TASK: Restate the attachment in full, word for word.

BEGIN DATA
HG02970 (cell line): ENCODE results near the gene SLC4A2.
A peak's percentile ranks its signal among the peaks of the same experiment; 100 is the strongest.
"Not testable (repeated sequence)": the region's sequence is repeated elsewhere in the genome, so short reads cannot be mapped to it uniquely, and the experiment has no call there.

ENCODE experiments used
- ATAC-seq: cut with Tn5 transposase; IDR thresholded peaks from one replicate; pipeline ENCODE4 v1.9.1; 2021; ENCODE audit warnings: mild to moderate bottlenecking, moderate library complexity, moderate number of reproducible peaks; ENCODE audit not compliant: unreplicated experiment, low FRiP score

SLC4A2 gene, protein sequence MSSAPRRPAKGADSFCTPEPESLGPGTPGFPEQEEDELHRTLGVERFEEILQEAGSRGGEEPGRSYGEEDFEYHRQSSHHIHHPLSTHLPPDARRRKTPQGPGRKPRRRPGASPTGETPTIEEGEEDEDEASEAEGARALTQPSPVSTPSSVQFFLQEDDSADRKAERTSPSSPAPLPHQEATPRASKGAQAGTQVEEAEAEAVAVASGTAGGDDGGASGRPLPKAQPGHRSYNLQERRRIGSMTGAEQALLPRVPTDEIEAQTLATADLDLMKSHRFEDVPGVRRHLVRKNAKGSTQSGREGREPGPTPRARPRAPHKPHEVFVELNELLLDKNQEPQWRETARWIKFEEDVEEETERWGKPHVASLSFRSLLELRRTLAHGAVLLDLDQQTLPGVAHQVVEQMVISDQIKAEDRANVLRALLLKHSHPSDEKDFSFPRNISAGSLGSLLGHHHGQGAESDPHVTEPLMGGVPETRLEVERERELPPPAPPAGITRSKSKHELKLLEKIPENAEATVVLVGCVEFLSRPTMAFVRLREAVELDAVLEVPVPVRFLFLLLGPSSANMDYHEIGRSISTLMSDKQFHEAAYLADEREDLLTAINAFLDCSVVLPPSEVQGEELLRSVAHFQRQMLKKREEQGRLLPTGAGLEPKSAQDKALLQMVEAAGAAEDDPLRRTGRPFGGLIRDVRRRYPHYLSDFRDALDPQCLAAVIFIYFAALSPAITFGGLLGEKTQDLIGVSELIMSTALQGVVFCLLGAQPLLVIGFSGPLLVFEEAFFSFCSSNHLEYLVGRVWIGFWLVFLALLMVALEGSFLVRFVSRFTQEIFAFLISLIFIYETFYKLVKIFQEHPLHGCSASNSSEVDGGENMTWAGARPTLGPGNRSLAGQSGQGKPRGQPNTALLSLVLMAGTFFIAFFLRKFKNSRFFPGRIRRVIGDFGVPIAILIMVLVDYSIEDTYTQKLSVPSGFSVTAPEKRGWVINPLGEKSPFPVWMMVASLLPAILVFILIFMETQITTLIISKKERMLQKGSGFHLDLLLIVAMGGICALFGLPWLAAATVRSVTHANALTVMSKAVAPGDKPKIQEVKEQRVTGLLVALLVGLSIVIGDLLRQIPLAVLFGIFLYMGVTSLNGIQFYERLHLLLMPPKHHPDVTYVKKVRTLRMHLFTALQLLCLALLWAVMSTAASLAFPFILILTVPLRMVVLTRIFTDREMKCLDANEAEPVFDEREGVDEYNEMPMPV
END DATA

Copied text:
HG02970 (cell line): ENCODE results near the gene SLC4A2.
A peak's percentile ranks its signal among the peaks of the same experiment; 100 is the strongest.
"Not testable (repeated sequence)": the region's sequence is repeated elsewhere in the genome, so short reads cannot be mapped to it uniquely, and the experiment has no call there.

ENCODE experiments used
- ATAC-seq: cut with Tn5 transposase; IDR thresholded peaks from one replicate; pipeline ENCODE4 v1.9.1; 2021; ENCODE audit warnings: mild to moderate bottlenecking, moderate library complexity, moderate number of reproducible peaks; ENCODE audit not compliant: unreplicated experiment, low FRiP score

SLC4A2 gene, protein sequence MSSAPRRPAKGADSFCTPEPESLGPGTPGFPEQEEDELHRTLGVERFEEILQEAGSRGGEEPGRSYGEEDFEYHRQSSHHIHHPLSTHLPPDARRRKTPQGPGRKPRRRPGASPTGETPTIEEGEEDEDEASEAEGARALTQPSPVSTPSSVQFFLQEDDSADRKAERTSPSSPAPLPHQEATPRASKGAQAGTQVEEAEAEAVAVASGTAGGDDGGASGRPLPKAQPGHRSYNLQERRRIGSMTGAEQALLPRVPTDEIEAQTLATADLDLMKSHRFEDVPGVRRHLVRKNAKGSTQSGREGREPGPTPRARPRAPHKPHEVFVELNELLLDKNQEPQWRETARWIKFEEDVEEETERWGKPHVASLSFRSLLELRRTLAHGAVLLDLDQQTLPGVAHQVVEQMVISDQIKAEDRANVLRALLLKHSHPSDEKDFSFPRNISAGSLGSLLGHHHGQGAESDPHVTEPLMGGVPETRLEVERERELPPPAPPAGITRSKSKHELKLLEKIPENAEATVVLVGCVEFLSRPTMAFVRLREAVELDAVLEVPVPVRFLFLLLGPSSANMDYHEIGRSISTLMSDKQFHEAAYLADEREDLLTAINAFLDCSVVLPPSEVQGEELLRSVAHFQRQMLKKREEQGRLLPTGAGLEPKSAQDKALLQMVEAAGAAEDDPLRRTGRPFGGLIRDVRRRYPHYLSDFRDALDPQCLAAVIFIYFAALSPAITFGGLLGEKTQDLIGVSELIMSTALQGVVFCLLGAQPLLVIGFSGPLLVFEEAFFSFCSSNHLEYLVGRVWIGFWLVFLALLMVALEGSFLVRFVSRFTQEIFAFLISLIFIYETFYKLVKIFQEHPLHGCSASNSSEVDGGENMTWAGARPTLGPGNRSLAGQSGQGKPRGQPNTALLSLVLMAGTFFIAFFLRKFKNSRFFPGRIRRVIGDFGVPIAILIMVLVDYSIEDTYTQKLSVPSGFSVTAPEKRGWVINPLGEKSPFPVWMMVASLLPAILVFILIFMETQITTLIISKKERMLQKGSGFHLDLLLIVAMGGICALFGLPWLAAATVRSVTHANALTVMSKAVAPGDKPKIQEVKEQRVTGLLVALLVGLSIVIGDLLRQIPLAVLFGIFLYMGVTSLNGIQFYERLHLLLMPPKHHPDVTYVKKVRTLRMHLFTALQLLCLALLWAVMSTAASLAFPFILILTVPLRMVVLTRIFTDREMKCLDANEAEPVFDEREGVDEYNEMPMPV